YOGA & LOW BACK PAIN

Low back pain is the leading cause of disability worldwide (Global Cause of Pain 2010).

Postures are one 8th of the components of yoga practice of spiritual, physical and mental health. The Asanas – or Postures, can be utilised to rehab injury and improve quality of life!

DEFINTION?

“Ahhhh my back!”

Non- specific low back pain is pain, tension or stiffness in the lower back region for which there is no identifiable cause of pain. Several structures in the back including the joints, discs and connective tissues can contribute to symptoms.

CAUSES?

Low back pain is something that most people can relate to!

The way that the workforce has developed has resulted in many desk-based jobs that are just a breeding ground for back, neck and shoulder pain.

 If you are untrained and are on your feet, lifting loads without using the correct muscles or have muscle imbalances due to sport or training, this can also cause back pain that is undiagnosable, and categorised as ‘Non- Specific Chronic Low Back Pain’.

It has become a serious problem, affecting daily life, work life and general quality of life!

HOW CAN YOGA BENEFIT?

It is said that Yoga can therapeutically rehabilitate lower back pain by addressing muscle imbalances that affect spinal alignment and posture, both big contributors to LBP. The wide range of postures covered in Yoga act to enhance alignment, mobility, stability, flexibility, strength in joints and muscles supporting the spine (Williams 2005).

The associated psychological impact that low back pain can induce including depression and anxiety can be massively improved with practicing Yoga to promote positive self-image, inspire confidence and improve quality of life

Using props, such as blocks, chairs, straps and cushions allow for supported postures to facilitate relaxation and provide awareness to areas of the body. The aim is to decrease tension in muscles and improve activation in muscles that are often underactive. Fixing this imbalance can lead to significant improvements in low back pain.

WHATS THE EVIDENCE?

 Williams (2005) displayed significant improvements in self- reported low back pain by 26% compared to 1% for self care, and reduced the use of pain medication. They found reductions in pain intensity and functional disability amongst the Yoga intervention group.

Grotle (2018) found that a 12 week Yoga intervention was just as effective as individual Physiotherapy sessions for treating and improving symptoms of low back pain.

Tekur (2008) found that a short intensive Yoga programme caused significant improvements in flexibility and reduction of pain in comparison to the control group.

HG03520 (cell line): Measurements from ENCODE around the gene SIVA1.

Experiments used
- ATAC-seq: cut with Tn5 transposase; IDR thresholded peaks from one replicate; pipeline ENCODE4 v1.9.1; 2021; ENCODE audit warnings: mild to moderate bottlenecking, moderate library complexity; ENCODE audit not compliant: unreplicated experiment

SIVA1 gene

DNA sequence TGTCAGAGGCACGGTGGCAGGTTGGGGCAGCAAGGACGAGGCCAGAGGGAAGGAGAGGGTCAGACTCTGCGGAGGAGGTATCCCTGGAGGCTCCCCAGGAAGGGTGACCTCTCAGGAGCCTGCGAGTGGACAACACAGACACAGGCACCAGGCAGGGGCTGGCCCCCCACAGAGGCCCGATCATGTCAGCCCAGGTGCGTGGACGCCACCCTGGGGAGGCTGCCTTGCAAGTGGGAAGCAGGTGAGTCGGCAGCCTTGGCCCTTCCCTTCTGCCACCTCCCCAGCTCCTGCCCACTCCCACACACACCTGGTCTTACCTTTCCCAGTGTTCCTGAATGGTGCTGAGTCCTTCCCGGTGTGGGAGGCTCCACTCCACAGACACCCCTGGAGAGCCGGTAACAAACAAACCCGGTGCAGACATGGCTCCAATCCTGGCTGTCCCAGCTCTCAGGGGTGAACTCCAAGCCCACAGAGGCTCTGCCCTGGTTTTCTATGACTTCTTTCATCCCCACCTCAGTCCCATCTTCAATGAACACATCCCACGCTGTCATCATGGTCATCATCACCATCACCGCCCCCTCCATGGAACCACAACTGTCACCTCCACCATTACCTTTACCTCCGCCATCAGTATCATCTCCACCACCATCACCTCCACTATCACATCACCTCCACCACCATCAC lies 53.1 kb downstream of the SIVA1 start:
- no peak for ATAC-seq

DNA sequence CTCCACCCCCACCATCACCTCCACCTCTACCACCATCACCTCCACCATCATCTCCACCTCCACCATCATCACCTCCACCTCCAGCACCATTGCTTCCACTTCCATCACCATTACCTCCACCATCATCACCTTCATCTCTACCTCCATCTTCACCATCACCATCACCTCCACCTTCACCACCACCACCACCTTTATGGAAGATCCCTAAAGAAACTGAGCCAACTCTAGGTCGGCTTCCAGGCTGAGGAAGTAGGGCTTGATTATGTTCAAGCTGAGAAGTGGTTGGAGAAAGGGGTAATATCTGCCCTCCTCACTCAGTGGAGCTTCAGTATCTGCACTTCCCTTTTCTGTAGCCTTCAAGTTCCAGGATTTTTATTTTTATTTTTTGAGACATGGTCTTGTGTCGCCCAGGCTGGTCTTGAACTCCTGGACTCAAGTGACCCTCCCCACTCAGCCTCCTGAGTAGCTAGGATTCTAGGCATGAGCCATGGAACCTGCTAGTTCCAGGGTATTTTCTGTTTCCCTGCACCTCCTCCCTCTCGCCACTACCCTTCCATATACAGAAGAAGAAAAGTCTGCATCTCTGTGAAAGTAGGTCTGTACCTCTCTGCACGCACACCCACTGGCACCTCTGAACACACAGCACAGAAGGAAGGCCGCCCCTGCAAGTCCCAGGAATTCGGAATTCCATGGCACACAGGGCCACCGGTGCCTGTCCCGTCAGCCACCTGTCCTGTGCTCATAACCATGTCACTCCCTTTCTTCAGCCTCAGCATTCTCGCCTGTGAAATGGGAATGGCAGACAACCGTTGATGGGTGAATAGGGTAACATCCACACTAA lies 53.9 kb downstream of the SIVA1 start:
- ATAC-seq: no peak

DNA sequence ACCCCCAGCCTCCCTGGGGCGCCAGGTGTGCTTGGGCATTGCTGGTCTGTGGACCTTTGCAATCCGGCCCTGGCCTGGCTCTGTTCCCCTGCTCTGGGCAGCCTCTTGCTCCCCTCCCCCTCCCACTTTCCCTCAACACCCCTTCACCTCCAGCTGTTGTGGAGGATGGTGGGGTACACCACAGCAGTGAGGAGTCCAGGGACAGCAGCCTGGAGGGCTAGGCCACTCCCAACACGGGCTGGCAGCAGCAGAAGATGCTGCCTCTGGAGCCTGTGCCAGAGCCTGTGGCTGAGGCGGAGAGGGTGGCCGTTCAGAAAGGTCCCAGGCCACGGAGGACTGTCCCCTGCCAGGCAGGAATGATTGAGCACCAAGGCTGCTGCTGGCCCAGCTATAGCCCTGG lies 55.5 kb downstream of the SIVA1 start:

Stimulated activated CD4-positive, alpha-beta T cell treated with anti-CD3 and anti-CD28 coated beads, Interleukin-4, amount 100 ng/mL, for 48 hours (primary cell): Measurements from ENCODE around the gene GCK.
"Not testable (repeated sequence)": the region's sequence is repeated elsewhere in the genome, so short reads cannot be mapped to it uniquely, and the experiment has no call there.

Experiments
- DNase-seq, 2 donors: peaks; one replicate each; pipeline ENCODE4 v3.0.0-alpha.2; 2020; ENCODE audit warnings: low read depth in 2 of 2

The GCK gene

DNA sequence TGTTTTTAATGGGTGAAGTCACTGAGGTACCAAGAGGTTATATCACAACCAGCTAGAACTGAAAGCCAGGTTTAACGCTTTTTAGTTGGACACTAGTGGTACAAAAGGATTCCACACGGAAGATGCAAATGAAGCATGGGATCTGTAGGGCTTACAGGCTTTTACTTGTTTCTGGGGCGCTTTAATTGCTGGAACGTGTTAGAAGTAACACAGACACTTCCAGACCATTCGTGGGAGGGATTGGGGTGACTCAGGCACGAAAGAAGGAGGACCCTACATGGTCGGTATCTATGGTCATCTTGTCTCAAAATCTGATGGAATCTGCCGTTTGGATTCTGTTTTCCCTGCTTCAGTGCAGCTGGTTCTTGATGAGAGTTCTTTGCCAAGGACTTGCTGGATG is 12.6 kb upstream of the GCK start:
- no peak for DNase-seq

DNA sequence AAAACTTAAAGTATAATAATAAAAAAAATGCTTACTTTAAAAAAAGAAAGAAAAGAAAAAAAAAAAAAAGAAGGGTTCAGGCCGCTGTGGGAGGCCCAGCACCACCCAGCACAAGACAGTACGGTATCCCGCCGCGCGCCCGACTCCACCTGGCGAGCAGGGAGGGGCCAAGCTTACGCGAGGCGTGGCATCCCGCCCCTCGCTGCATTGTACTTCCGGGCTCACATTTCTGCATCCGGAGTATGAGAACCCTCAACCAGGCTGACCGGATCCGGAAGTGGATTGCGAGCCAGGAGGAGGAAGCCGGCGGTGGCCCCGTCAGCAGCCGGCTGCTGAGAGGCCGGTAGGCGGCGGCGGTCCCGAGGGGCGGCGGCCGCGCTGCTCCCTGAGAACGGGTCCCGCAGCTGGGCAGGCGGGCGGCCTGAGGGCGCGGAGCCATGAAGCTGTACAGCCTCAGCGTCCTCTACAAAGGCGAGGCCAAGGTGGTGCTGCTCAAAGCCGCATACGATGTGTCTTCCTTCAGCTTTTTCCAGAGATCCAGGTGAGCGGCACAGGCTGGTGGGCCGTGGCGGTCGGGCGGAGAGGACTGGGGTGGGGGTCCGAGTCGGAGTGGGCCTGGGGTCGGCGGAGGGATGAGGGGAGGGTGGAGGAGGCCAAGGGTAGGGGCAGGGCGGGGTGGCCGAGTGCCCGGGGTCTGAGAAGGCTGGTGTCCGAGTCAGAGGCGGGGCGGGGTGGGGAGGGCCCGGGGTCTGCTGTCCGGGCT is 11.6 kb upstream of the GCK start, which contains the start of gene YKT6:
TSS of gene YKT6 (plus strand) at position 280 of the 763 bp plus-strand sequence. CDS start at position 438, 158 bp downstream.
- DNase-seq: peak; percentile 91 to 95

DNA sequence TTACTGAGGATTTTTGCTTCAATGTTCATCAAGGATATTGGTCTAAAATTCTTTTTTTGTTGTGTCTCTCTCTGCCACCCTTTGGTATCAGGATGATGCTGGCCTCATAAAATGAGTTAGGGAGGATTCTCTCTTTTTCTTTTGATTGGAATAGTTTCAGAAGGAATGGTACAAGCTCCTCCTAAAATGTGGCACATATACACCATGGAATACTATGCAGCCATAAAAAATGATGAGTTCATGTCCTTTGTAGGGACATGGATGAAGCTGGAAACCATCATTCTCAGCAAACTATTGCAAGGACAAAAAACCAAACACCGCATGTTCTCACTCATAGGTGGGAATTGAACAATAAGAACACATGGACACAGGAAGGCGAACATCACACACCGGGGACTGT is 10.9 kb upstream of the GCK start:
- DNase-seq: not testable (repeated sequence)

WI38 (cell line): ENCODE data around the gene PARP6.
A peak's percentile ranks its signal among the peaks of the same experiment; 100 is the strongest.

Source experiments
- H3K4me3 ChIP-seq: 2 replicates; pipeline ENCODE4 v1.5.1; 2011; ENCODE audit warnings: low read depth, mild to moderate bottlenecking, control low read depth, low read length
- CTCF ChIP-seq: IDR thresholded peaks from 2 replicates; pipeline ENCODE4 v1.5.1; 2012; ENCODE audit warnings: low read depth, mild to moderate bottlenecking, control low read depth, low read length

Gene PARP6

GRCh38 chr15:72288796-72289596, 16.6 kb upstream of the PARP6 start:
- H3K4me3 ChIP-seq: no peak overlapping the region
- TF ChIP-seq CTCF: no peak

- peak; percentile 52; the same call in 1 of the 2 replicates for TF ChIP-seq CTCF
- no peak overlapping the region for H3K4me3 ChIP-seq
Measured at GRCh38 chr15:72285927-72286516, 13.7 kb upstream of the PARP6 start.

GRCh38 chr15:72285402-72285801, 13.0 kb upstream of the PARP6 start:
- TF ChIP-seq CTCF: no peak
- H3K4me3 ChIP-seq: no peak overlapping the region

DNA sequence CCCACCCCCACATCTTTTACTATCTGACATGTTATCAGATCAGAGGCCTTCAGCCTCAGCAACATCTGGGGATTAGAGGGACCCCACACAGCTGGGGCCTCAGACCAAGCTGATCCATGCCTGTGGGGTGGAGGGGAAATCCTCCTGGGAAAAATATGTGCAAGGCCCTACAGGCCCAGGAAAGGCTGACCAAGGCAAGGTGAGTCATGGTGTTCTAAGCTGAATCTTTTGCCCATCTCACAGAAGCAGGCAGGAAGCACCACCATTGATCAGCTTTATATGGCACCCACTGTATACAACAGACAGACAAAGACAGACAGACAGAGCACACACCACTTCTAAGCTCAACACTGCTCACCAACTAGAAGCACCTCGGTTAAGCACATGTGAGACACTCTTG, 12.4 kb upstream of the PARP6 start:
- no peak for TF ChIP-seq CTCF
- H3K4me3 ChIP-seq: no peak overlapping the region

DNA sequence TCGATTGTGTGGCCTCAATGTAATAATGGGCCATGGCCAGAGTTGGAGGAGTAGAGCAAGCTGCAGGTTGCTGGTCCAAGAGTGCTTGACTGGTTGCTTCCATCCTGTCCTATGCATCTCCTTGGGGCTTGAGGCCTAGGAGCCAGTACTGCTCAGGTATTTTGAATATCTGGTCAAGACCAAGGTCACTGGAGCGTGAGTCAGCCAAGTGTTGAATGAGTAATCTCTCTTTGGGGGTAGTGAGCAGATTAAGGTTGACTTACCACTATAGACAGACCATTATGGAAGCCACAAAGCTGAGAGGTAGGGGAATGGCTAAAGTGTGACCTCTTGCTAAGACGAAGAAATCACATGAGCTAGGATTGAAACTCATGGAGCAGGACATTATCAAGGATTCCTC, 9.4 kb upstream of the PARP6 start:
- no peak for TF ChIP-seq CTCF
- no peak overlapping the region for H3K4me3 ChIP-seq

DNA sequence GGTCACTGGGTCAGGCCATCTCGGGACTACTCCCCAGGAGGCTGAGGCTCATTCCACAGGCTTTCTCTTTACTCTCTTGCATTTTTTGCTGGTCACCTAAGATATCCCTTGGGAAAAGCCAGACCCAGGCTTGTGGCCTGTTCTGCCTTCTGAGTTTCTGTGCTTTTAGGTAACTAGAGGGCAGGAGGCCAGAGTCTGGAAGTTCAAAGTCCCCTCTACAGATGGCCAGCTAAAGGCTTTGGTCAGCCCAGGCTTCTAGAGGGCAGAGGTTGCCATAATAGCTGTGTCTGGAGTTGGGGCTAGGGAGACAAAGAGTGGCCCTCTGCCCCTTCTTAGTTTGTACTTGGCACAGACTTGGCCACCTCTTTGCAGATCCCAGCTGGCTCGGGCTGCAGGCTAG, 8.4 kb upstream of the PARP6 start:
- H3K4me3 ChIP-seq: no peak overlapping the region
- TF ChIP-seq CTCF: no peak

Sherman (2005) found improvements in how ‘bothered’ patients were by their back pain in the Yoga group compared to an exercise or book intervention

Nambi (2015) found that compared to Exercise Therapy (although both groups saw improvements), Yoga induced greater improvements in non-specific low back pain.

APPROACH FOR LBP?

  1. Aim to relieve pain and muscle tension
  2. Lengthen muscles attaching to the pelvis
  3. Standing poses to open up the hips & teach the student how to lengthen muscles to benefit the spine
  4. Twists can be introduced to target deeper back muscles, increase intervertebral space and help to realign the spine
  5. Decrease possible impingement of nerve roots
  6. Inversions gradually introduced to reduce compression of the spine
  7. Overall improvements in flexibility, stability strength and posture and a reduction in pain!

The research shows that Yoga can be beneficial in helping improve low back pain, both physically and mentally. Yoga guided by qualified, experienced instructors can help to significantly reduce low back pain and help to correct musculoskeletal imbalances that have let to the pain in the first place, therefore potentially healing if practiced regular.

 

 

 

References

Williams, Kimberly Anne, et al. “Effect of Iyengar yoga therapy for chronic low back pain.” Pain 115.1-2 (2005): 107-117
Grotle, Margreth, and Kåre Birger Hagen. “Yoga classes may be an alternative to physiotherapy for people with chronic nonspecific low back pain [synopsis].” Journal of physiotherapy 64.1 (2018): 57.
Tekur, Padmini, et al. “Effect of short-term intensive yoga program on pain, functional disability and spinal flexibility in chronic low back pain: a randomized control study.” The journal of alternative and complementary medicine 14.6 (2008): 637-644.
Sherman, Karen J., et al. “Comparing yoga, exercise, and a self-care book for chronic low back pain: a randomized, controlled trial.” Annals of internal medicine 143.12 (2005): 849-856.
Nambi, Gopal S et al. “Changes in pain intensity and health related quality of life with Iyengar yoga in nonspecific chronic low back pain: A randomized controlled study” International journal of yoga vol. 7,1 (2014): 48-53.